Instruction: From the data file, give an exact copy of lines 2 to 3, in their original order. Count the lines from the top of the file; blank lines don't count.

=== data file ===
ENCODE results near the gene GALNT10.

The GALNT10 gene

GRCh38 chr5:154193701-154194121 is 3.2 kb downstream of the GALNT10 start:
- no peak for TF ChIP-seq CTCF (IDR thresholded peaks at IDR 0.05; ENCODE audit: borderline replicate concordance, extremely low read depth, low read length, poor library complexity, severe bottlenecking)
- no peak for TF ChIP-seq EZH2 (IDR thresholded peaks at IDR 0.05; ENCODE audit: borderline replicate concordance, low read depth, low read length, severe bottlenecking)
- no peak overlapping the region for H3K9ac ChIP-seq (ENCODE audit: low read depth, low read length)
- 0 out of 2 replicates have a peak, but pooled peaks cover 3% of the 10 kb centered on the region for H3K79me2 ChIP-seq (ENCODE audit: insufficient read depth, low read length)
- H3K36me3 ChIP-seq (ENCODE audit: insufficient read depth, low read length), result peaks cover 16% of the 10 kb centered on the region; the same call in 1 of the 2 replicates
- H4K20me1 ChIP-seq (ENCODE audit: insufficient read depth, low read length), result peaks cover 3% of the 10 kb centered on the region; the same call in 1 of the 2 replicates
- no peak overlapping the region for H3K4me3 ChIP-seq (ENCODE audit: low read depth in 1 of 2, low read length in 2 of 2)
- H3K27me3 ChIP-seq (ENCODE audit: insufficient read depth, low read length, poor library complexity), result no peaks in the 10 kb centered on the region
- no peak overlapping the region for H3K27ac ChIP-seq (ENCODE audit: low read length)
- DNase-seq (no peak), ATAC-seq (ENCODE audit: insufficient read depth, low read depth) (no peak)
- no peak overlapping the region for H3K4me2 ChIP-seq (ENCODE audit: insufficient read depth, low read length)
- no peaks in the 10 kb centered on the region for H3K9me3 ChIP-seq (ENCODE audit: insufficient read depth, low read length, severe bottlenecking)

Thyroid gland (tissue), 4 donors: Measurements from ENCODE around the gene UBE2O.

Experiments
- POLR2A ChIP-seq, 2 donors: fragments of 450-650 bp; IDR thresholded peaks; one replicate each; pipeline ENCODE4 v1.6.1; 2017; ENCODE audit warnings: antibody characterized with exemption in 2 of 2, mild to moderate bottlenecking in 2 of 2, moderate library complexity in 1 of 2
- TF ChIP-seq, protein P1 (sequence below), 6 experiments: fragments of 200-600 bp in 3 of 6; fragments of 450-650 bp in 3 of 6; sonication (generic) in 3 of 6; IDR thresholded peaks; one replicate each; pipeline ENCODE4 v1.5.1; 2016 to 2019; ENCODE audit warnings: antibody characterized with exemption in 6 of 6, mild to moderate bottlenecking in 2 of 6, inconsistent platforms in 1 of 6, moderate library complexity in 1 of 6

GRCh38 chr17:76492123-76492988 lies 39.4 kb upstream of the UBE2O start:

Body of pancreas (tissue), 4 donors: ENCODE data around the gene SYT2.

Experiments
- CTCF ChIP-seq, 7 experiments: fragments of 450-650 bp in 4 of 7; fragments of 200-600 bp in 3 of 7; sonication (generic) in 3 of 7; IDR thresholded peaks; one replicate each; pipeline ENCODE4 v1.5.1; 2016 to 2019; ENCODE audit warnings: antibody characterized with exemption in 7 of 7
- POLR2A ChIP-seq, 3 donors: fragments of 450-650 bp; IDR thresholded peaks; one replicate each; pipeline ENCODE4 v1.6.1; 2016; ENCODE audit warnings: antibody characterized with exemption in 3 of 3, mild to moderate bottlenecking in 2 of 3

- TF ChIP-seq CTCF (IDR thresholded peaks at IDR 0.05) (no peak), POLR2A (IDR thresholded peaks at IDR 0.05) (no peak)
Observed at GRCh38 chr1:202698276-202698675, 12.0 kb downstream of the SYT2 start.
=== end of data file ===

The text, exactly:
The GALNT10 gene

GRCh38 chr5:154193701-154194121 is 3.2 kb downstream of the GALNT10 start: